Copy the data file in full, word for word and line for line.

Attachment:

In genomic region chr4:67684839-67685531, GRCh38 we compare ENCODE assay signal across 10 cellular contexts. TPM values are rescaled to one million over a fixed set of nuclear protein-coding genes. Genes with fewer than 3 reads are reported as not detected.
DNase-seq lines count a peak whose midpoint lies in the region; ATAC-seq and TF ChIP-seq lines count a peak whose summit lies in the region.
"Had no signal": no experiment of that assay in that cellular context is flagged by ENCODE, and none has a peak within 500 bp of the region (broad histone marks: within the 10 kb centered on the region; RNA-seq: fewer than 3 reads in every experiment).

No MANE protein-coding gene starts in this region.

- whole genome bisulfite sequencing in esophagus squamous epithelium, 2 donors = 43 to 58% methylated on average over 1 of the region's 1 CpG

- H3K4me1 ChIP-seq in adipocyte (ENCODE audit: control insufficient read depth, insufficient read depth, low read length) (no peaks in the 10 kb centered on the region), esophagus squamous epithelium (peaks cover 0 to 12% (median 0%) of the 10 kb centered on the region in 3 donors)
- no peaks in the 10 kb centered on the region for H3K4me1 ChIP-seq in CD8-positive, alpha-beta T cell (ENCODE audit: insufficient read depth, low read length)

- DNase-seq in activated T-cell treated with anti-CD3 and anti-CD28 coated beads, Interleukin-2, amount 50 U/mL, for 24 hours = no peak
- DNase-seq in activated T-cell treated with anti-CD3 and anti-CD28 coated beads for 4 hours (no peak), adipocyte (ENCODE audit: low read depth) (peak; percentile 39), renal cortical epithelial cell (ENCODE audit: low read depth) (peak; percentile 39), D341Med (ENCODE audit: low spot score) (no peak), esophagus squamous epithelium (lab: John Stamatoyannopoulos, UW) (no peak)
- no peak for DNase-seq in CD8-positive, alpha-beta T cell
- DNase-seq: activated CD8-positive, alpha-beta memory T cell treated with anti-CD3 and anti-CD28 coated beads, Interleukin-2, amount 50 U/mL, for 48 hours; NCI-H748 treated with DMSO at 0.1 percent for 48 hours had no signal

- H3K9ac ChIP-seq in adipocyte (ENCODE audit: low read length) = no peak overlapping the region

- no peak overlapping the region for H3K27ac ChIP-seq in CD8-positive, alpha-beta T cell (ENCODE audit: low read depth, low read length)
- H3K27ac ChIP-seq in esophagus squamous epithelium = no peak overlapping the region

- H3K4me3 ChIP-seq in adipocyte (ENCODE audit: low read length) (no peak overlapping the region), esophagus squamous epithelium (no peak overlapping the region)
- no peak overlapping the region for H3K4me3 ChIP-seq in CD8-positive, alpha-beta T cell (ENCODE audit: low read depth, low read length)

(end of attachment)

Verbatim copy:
In genomic region chr4:67684839-67685531, GRCh38 we compare ENCODE assay signal across 10 cellular contexts. TPM values are rescaled to one million over a fixed set of nuclear protein-coding genes. Genes with fewer than 3 reads are reported as not detected.
DNase-seq lines count a peak whose midpoint lies in the region; ATAC-seq and TF ChIP-seq lines count a peak whose summit lies in the region.
"Had no signal": no experiment of that assay in that cellular context is flagged by ENCODE, and none has a peak within 500 bp of the region (broad histone marks: within the 10 kb centered on the region; RNA-seq: fewer than 3 reads in every experiment).

No MANE protein-coding gene starts in this region.

- whole genome bisulfite sequencing in esophagus squamous epithelium, 2 donors = 43 to 58% methylated on average over 1 of the region's 1 CpG

- H3K4me1 ChIP-seq in adipocyte (ENCODE audit: control insufficient read depth, insufficient read depth, low read length) (no peaks in the 10 kb centered on the region), esophagus squamous epithelium (peaks cover 0 to 12% (median 0%) of the 10 kb centered on the region in 3 donors)
- no peaks in the 10 kb centered on the region for H3K4me1 ChIP-seq in CD8-positive, alpha-beta T cell (ENCODE audit: insufficient read depth, low read length)

- DNase-seq in activated T-cell treated with anti-CD3 and anti-CD28 coated beads, Interleukin-2, amount 50 U/mL, for 24 hours = no peak
- DNase-seq in activated T-cell treated with anti-CD3 and anti-CD28 coated beads for 4 hours (no peak), adipocyte (ENCODE audit: low read depth) (peak; percentile 39), renal cortical epithelial cell (ENCODE audit: low read depth) (peak; percentile 39), D341Med (ENCODE audit: low spot score) (no peak), esophagus squamous epithelium (lab: John Stamatoyannopoulos, UW) (no peak)
- no peak for DNase-seq in CD8-positive, alpha-beta T cell
- DNase-seq: activated CD8-positive, alpha-beta memory T cell treated with anti-CD3 and anti-CD28 coated beads, Interleukin-2, amount 50 U/mL, for 48 hours; NCI-H748 treated with DMSO at 0.1 percent for 48 hours had no signal

- H3K9ac ChIP-seq in adipocyte (ENCODE audit: low read length) = no peak overlapping the region

- no peak overlapping the region for H3K27ac ChIP-seq in CD8-positive, alpha-beta T cell (ENCODE audit: low read depth, low read length)
- H3K27ac ChIP-seq in esophagus squamous epithelium = no peak overlapping the region

- H3K4me3 ChIP-seq in adipocyte (ENCODE audit: low read length) (no peak overlapping the region), esophagus squamous epithelium (no peak overlapping the region)
- no peak overlapping the region for H3K4me3 ChIP-seq in CD8-positive, alpha-beta T cell (ENCODE audit: low read depth, low read length)